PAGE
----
To answer your first question: If you have clients that do not support TLS 1.2, and these clients connect to your server using TLS 1.0 or TLS 1.1, and you disable TLS 1.0 and TLS 1.1 on your server, then these clients will not be able to connect to your server.
With regard to the pro's and con's of continuing to support TLS 1.0 and TLS 1.1: Many organizations have disabled (or will soon disable) TLS 1.0 and TLS 1.1, because of known vulnerabilities in these versions of TLS. See this article for more information on these vulnerabilities. Disabling TLS 1.0 and TLS 1.1 on your server will protect your server and your clients from these vulnerabilities. However, if you have clients that support TLS 1.0 and/or TLS 1.1, but not TLS 1.2, then these clients will not be able to connect to your server if you disable TLS 1.0 and TLS 1.1.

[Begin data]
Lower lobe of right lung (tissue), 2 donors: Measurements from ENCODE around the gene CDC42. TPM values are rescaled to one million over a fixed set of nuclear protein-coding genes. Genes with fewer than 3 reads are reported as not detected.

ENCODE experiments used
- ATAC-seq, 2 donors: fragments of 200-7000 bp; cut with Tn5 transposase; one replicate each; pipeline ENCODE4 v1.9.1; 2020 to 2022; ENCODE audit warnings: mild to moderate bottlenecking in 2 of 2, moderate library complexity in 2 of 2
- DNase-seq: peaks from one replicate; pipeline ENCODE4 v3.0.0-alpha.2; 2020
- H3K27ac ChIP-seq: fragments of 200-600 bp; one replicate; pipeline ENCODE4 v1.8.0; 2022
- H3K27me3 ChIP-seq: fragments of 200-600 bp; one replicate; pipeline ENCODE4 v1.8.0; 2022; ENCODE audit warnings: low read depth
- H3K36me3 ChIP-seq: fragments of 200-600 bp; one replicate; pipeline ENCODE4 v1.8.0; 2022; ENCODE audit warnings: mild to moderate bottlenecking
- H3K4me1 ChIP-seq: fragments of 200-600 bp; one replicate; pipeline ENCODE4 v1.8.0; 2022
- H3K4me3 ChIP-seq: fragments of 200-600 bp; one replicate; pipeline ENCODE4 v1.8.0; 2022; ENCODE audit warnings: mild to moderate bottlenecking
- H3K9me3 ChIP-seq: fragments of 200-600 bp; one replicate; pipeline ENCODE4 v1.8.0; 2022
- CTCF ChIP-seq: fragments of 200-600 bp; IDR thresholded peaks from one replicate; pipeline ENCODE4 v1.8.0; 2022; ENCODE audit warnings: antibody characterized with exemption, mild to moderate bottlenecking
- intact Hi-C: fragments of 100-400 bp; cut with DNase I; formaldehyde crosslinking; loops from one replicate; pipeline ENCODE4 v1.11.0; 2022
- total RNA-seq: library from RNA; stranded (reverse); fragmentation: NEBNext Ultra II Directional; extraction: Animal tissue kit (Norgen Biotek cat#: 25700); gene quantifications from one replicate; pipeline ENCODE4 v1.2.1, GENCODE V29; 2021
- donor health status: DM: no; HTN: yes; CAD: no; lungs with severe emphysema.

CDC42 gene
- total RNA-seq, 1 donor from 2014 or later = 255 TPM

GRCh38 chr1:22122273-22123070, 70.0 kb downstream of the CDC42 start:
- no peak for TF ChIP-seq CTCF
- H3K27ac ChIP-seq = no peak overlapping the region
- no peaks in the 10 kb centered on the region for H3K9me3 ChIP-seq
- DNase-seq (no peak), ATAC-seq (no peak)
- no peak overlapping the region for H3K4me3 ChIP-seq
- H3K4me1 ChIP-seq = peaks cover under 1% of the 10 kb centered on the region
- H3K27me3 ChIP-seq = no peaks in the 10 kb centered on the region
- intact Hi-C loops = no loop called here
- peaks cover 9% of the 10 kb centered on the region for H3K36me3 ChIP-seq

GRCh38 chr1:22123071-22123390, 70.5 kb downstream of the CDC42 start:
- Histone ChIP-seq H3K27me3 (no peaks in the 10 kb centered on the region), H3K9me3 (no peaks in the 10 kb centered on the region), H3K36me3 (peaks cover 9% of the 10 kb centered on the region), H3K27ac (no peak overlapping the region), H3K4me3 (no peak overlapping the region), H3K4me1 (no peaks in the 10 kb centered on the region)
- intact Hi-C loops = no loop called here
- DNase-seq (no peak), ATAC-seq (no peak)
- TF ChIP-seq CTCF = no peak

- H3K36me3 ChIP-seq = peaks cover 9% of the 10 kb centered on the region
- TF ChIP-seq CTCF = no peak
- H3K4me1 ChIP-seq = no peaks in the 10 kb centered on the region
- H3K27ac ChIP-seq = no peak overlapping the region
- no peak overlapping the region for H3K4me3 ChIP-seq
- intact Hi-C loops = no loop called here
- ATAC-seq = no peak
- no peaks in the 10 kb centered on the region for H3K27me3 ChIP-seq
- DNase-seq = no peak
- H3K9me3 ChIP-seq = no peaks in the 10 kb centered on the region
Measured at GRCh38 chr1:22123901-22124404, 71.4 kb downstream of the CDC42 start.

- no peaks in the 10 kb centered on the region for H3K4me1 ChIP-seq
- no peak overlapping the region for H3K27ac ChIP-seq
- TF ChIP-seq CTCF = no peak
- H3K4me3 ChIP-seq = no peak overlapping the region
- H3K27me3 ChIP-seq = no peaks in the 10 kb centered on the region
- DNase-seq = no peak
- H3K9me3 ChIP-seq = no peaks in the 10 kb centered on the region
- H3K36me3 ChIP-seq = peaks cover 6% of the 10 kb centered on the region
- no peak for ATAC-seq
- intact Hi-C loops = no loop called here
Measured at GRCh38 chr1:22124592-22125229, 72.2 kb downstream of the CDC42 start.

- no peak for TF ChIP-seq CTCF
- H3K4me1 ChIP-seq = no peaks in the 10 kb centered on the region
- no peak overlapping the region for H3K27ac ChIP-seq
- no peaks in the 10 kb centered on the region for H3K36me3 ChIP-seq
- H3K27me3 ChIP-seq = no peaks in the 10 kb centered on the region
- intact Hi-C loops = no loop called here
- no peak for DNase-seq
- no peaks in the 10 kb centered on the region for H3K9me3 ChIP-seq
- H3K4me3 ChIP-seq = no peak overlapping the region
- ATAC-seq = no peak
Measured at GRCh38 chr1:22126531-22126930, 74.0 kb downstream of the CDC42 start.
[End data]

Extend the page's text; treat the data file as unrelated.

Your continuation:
Having said that, all mainstream web browsers have supported TLS 1.2 for quite some time now, so disabling TLS 1.0 and TLS 1.1 will probably affect very few of your users, if most of your users connect to your site with a recent version of a mainstream web browser.
For what it's worth, StackExchange recently disabled TLS 1.0 and TLS 1.1. for all of their sites, and posted a very informative write-up of the process here. Interestingly, they found that less than 1% of the TLS connections to their servers used TLS 1.0 and TLS 1.1 (and they suspect that most of these connections were from bots).
With regard to your final question about determining how many of your clients are still connecting to your server using TLS 1.0 and TLS 1.1, most web servers have the ability to log the TLS version that was used for each request from a client. Check the documentation for your web server to see how to enable this.
Related: What will happen to older browsers if I disable SSLv3 on my webserver?